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I'm taking a course on databases and I have a couple of questions about computational problems. Any insights are greatly appreciated.

First, I hear it thrown around that there "is no algorithm" to convert relations to BCNF which is both lossless and dependency preserving. The reason for this is that, for some relations, there does not exist a relation in BCNF with the desired properties. I find this misleading, in the sense that you could say there's no algorithm to find two real solutions of a quadratic equation using the same logic. Sure you can't... But for the normalization problem, I think it should be possible to determine whether there is a transformation to BCNF with both properties (decision problem) and, if the decision problem emits "yes", an algorithm to compute an equivalent BCNF representation. Is my thinking right, or is any of what I have said wrong?

My second question regards subqueries. Can any query in SQL involving subqueries be rewritten without subqueries? I know this isn't very well-formulated... I guess let's stick to basic SQL (what most/all systems share) and limit subqueries to select statements subordinate to a top-level one (allowing for top-level set operations).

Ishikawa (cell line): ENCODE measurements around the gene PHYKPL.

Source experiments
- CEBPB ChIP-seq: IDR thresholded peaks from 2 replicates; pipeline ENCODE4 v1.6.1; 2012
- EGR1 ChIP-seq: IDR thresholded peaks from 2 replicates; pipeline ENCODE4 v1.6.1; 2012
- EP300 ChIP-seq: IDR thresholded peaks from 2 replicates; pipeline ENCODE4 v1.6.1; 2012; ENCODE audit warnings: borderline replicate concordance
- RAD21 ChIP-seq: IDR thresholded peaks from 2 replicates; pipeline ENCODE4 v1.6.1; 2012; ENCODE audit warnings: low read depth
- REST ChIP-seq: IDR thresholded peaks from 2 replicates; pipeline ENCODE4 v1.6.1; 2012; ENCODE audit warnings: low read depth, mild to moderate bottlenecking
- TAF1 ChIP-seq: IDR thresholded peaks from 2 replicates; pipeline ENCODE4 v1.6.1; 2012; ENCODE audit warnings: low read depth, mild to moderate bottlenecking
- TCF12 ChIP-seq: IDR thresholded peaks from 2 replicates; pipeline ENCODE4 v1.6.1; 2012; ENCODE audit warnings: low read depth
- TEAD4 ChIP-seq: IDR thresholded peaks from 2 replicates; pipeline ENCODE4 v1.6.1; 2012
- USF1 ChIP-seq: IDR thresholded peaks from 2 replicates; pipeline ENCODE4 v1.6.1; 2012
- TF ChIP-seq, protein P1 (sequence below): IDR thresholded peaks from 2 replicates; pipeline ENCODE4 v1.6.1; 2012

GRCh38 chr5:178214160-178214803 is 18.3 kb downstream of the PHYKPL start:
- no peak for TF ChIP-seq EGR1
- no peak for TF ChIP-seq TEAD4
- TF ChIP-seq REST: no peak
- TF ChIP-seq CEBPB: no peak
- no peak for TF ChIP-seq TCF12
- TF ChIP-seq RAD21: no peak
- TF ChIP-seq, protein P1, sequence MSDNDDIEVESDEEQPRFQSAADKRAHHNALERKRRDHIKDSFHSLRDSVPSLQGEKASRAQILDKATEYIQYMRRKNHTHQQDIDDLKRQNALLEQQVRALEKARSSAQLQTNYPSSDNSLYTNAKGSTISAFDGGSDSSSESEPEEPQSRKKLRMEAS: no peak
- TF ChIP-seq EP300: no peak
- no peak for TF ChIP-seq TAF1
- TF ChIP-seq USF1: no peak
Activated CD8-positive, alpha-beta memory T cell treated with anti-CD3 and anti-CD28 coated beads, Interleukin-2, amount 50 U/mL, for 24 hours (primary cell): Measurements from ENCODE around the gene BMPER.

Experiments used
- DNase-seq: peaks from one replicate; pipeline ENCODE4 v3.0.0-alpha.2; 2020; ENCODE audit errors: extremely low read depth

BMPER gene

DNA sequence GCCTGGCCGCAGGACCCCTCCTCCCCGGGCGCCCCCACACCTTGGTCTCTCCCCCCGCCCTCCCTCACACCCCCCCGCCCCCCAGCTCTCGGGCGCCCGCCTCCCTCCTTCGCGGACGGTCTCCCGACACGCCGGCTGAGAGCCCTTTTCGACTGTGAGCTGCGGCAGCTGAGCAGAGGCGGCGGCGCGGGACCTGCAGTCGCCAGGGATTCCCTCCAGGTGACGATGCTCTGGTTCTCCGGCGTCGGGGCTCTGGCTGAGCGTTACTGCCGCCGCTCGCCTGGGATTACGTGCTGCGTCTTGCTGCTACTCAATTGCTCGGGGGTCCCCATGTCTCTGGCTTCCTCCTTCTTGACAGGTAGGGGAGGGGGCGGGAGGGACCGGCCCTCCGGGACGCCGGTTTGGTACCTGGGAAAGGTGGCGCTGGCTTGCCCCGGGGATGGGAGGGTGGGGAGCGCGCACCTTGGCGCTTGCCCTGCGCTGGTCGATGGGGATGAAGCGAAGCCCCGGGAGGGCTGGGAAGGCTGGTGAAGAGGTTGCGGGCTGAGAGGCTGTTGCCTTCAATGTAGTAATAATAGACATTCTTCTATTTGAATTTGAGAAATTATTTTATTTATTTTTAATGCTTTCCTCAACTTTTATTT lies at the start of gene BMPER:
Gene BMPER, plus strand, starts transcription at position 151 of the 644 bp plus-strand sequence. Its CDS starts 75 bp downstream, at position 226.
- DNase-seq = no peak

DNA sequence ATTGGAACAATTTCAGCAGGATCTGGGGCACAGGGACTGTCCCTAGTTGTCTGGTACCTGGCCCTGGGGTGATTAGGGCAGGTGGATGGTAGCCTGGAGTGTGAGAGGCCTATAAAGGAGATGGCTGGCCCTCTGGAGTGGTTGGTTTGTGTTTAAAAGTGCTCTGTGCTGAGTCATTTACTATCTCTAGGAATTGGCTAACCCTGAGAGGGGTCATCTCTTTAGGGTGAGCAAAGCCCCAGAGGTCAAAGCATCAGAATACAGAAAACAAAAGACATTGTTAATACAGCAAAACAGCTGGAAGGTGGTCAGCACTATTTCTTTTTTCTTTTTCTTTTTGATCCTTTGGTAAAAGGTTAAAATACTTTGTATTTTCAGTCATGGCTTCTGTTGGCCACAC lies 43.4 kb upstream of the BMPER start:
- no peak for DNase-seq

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1 - As far as I know, there is not any single algorithm to determine whether the relation can be converted to BCNF while preserving its properties. However, you can combine existing ones too achieve what you want.

Using relation decomposition algorithms, you can decompose your relation and then check its dependencies. If its dependency preserving you have your result, otherwise you can backtrace your steps and return the original state of relation.

I know its not the answer you want but can be used as a solution.

2 - If you mean nested queries, yes some queries involving subqueries can be written without using subqueries.

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Thanks for this. For the first one, I'm thinking there is a finite number of distinct, meaningful decompositions... So an algorithm would be to generate them all and check them. For the second... We agree that there are some queries where you can eliminate subqueries. Are there some things you can only do with subqueries, though? –  Patrick87 Jul 17 '11 at 17:54

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